The Milky Way

- Recall that the Milky Way is an Sb type galaxy
- Describe the appearance of the Milky Way as seen with the naked eye and with binoculars or a small telescope
- Demonstrate an understanding that the observed Milky Way forms the plane of our own Galaxy

The Milky Way is named because it looks like a path in space that looks 'Milky'.

With the naked eye it looks like a furry light irregular column in the sky. We only see this bright long area; we don't make out any stars we could see with binoculars. With binoculars, the Milky Way’s haziness is cleared a little and we can make out small stars.

With a telescope we can see that the Milky Way comprises of countless stars which we can see clearly. Sweeping along the Milky Way this continues; if we move the telescope away a little, we will see less stars than in the Milky Way plane.

What we see of the Milky Way is actually the plane of our own galaxy.

Earth is fairly close by cosmic standards to the other stars we see with the naked eye. Frequently these are in the same region of the galaxy we are in called the Milky Way. The Milky Way is part of a local gang, or group, of 30 or so galaxies called the Local Group. This group is one of many in an even bigger group called a supercluster which is part of the Universe.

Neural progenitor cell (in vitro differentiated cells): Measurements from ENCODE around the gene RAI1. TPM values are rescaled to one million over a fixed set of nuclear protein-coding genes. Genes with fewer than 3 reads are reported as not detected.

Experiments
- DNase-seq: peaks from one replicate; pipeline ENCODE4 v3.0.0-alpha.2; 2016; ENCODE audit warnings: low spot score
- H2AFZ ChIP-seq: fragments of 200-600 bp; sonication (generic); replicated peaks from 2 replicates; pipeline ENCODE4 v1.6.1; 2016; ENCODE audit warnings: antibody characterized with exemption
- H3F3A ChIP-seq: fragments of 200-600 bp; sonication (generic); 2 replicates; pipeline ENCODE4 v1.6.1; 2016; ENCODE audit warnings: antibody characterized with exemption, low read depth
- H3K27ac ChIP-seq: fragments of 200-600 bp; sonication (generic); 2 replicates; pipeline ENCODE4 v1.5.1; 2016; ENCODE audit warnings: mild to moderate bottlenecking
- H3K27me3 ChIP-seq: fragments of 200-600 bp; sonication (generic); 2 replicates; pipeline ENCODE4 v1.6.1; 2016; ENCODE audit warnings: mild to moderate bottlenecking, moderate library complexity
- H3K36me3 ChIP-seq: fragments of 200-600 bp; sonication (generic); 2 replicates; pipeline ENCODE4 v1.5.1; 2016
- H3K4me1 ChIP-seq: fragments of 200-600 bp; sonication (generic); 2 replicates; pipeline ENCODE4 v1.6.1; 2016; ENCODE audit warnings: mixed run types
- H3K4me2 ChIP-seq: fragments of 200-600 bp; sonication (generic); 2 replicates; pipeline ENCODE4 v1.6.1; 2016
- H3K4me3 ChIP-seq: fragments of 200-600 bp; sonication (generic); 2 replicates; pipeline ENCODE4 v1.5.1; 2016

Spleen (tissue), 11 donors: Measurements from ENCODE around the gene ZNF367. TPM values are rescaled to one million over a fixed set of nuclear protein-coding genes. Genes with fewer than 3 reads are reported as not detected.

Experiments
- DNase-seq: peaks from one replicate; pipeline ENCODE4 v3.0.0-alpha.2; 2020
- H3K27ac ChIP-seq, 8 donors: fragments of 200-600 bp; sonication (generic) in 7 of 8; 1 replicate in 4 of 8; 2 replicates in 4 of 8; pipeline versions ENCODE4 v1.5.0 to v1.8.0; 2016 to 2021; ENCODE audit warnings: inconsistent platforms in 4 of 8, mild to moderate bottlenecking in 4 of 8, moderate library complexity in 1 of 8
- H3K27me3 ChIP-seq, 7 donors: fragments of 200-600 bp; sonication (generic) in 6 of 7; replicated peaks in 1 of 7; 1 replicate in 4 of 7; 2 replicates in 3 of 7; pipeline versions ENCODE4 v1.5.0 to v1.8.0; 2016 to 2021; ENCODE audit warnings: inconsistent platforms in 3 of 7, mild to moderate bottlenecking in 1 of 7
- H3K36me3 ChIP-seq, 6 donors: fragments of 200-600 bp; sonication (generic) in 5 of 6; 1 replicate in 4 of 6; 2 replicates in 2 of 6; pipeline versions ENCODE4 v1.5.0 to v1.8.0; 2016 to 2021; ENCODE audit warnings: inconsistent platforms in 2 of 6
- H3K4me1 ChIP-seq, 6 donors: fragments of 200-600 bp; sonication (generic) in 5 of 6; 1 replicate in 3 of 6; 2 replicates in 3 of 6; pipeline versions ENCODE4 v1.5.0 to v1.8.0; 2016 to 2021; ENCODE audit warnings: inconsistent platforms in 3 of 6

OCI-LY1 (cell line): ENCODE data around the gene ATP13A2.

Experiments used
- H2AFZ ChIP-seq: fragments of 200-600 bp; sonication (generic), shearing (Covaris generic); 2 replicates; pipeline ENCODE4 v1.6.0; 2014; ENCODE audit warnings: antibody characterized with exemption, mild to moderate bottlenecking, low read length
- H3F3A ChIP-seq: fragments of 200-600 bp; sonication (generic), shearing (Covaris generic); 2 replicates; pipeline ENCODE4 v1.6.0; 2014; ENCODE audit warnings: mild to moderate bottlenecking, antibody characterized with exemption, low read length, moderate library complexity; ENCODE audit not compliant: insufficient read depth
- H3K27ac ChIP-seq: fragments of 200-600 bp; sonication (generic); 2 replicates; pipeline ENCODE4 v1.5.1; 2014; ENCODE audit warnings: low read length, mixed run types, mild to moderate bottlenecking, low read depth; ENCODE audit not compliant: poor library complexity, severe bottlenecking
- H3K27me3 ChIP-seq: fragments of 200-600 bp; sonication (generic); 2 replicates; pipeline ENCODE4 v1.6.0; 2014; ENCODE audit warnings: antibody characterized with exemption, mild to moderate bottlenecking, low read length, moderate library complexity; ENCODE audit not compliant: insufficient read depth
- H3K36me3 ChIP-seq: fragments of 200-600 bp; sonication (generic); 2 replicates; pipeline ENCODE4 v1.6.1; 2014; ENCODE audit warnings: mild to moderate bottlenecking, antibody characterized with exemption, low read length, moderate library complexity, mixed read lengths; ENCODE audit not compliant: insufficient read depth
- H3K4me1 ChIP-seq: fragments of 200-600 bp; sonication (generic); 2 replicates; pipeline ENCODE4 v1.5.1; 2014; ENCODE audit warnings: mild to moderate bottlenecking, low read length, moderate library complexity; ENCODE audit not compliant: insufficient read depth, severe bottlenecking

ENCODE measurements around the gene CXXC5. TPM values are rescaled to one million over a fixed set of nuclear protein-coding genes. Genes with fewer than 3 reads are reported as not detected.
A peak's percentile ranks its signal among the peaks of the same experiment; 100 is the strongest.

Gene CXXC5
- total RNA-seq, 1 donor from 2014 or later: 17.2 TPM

Everything we see from Earth – the Sun, the planets and every star – is part of the Milky Way. The Milky Way is just one of billions of galaxies in the Universe which contains everything else we can see, know about or don’t know about!

When you have finished in this section, take the quiz to test your knowledge.


What's your address?


Imagine writing a postcard to a friend from the other side of space.

Neil Armstrong
11 Apollo Road
United Kingdom
Orion Arm
Milky Way
Local Group
Virgo Supercluster
The Universe

Oops, we forgot the Postcode!